Deepfakes have become mainstream in the media, with AI-generated anchors presenting news on China’s Xinhua or on MBN in South Korea. The media needs to care and must grapple with bias and filter bubbles. Striking the “right balance” between recommendations by humans and personalization by Artificial Intelligence (AI) presents a significant challenge.
Strikingly, several research shows that, while people in most countries still favour the ideal of a neutral and objective journalism, a larger group of the youth population say they prefer only those news that shares their point of view – and they expect to engage with the news on multiple social platforms.
In more recent news, Microsoft has announced laying off a considerable number of journalists from their MSN in order to replace them with AI. These laying off people included contracted news producers, who have been curating news for MSN homepage. One of the terminated contractors said to the media, “It’s been semi-automated for a few months, but now it’s full speed ahead. It’s demoralising to think machines can replace us but there you go.”
Content and news organizations are making increasing use of AI systems to uncover data from multiple sources and automatically summarize them into articles or supporting research for those articles. Machine learning algorithms have been proven to be adept at finding patterns in textual data and uncovering the useful information that accurately summarizes the data inside. By using these advanced algorithms against enormous quantities of data from press releases, blog posts, comments, social media posts, images, video, and all sorts of unstructured content, journalistic organizations can get quickly up to speed on fast-breaking news developments and generate content that accurately summarizes changing situations.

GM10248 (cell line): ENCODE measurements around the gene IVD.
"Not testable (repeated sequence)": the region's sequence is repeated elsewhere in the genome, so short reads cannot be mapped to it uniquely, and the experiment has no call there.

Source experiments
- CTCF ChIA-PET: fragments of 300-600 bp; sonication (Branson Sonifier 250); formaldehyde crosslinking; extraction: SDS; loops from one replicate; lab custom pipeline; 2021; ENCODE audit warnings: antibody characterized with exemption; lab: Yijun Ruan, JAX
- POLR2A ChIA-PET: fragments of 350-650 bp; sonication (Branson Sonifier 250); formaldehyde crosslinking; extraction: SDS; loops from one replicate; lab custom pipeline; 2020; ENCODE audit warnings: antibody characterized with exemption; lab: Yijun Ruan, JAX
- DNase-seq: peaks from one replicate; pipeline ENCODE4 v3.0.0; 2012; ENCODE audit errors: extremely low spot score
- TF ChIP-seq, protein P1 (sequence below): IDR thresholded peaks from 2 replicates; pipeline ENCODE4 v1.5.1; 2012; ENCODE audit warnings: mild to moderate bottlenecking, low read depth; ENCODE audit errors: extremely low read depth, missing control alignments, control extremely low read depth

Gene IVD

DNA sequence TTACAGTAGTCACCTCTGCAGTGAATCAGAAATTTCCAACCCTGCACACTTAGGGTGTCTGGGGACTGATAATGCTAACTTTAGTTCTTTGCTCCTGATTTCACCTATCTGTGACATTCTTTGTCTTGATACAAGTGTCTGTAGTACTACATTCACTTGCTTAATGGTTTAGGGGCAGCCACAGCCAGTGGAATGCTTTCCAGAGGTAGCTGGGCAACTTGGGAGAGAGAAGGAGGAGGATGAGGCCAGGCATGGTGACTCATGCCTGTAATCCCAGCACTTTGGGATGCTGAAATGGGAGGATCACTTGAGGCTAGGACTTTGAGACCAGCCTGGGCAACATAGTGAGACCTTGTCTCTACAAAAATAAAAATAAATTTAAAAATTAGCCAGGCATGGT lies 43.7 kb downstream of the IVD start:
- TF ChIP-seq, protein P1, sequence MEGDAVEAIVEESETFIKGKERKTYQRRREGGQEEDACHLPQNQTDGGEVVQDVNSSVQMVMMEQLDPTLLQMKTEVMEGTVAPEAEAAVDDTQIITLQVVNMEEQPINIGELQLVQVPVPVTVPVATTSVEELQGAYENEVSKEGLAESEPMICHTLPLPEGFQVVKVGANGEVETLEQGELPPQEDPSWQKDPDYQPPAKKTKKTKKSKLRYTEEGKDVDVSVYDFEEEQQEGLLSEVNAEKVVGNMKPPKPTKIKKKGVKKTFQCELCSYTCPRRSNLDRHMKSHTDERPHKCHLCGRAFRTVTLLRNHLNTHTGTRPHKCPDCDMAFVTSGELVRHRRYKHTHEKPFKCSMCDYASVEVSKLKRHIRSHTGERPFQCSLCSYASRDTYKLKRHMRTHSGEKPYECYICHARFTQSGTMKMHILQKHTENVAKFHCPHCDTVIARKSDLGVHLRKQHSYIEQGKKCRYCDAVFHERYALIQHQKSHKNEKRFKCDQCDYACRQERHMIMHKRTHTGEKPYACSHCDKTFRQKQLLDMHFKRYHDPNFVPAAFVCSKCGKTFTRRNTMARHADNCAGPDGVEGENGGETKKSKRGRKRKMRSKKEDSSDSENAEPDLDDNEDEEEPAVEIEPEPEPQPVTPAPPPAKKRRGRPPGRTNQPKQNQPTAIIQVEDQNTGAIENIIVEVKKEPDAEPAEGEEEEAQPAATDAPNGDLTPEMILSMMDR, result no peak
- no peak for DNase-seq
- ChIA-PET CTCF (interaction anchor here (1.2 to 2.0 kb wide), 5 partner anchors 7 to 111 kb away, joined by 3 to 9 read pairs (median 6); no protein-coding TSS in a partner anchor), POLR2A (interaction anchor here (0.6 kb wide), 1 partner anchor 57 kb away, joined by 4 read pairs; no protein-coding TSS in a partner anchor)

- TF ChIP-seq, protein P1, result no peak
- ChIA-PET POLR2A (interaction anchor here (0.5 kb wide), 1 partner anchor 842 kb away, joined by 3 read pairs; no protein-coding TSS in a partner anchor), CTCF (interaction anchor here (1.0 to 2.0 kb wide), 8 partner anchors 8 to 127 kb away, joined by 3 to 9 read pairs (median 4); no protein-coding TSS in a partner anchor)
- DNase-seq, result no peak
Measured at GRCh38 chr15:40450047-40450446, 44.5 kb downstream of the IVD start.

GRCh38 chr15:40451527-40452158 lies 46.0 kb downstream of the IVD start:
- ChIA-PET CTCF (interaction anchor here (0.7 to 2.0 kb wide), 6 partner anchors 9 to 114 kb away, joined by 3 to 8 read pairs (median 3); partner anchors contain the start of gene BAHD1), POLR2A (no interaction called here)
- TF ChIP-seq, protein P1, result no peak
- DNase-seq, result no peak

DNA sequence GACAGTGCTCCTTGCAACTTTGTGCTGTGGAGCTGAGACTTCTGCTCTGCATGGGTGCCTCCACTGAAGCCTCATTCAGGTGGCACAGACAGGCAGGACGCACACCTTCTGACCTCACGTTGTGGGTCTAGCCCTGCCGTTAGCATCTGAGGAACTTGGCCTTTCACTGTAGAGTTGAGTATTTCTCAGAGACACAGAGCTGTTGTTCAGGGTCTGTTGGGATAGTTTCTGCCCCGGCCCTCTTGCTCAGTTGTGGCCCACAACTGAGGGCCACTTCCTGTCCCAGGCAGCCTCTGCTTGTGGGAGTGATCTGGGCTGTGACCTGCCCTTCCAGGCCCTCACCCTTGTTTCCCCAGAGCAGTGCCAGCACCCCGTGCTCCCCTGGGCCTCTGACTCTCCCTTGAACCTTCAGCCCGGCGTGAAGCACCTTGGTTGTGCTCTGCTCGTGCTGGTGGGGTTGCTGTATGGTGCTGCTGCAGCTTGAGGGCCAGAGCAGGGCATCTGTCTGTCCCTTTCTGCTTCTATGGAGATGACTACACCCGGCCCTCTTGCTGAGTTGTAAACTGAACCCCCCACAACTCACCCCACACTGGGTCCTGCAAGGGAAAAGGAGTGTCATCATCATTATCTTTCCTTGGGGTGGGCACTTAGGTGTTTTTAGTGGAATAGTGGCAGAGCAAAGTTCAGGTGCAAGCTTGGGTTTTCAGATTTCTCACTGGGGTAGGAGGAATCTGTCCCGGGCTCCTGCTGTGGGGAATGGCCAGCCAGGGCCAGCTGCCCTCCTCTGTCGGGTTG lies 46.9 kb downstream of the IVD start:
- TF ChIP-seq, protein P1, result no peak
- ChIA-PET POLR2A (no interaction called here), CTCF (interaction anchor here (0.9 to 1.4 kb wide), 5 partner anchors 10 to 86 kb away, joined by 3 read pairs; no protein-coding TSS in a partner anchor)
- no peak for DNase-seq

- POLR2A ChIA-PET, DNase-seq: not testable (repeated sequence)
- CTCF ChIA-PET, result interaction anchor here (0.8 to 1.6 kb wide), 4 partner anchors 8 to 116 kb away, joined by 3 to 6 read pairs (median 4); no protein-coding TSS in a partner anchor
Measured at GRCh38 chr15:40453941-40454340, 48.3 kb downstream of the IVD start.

BBC has been using news aggregation and content extraction APIs that helps the publication with tagging their news articles with relevant tags for journalists to find latest stories on particular topics quickly. Similar to this, to tag and annotate stories, The New York Times also uses tools which uses machine learning to tag articles for reporters’ usage. Advanced systems like these can aid reporters in expediting their research process and cover more grounds in a shorter span of time. These systems also help in fact-checking for journalists, which again is critical to report news authentically.
In the coming years automation will have a major impact on how journalists work. Learning basic AI/ML tools becomes an important consideration given redundant reporting processes are being automated. Not just as a preparation against future job automation, AI/ML holds tremendous value in things like fact-checking and deriving insights from various data resources.
When it comes to the use of AI in the newsroom, the debate tends to move away from journalism and toward algorithms, databases and machine learning. It is rare for mainstream news outlets to consider integrating AI technologies like robots into a functioning system. Even established media houses are still not there, and smaller news outlets are struggling to digest the fact that AI can help them in many ways.
The impact of AI on journalism is clearly seen with our advancements in the generation of algorithms that increasingly mimicked the way a human brain behaves and reacts. The changes were open with the automatic generation of news and with the use of bots that presented or retransmitted the news. Today’s AI capabilities do extend throughout the whole process of management of the news media including the ideation, creation, diffusion and in the consumption, both as entertainment and current affairs.
The future offers an almost unlimited range of possibilities, but not limited to news media or journalism but to social transformation: emotion recognition in relationship management, micro-segmentation of audiences to design/provide products in an individualized way, the possibility of creating products on demand in an immediate and personalized way, or instant availability of multilingual content, even with settings programmed to be broadcast with different types of voice or presented with different prototypes of people.
Note: As with many predictions reports there is a significant element of speculation, particularly around specifics, and the report should be read bearing this in mind. Having said that, any mistakes – factual or otherwise – should be considered entirely the responsibility of the author(s).
This blog post was written using Artificial Intelligence.